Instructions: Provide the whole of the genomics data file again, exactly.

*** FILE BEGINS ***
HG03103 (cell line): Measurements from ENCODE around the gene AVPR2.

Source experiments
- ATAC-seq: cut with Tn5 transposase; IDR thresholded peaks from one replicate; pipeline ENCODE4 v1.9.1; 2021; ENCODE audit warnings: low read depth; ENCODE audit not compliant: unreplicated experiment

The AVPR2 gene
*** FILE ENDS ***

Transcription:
HG03103 (cell line): Measurements from ENCODE around the gene AVPR2.

Source experiments
- ATAC-seq: cut with Tn5 transposase; IDR thresholded peaks from one replicate; pipeline ENCODE4 v1.9.1; 2021; ENCODE audit warnings: low read depth; ENCODE audit not compliant: unreplicated experiment

The AVPR2 gene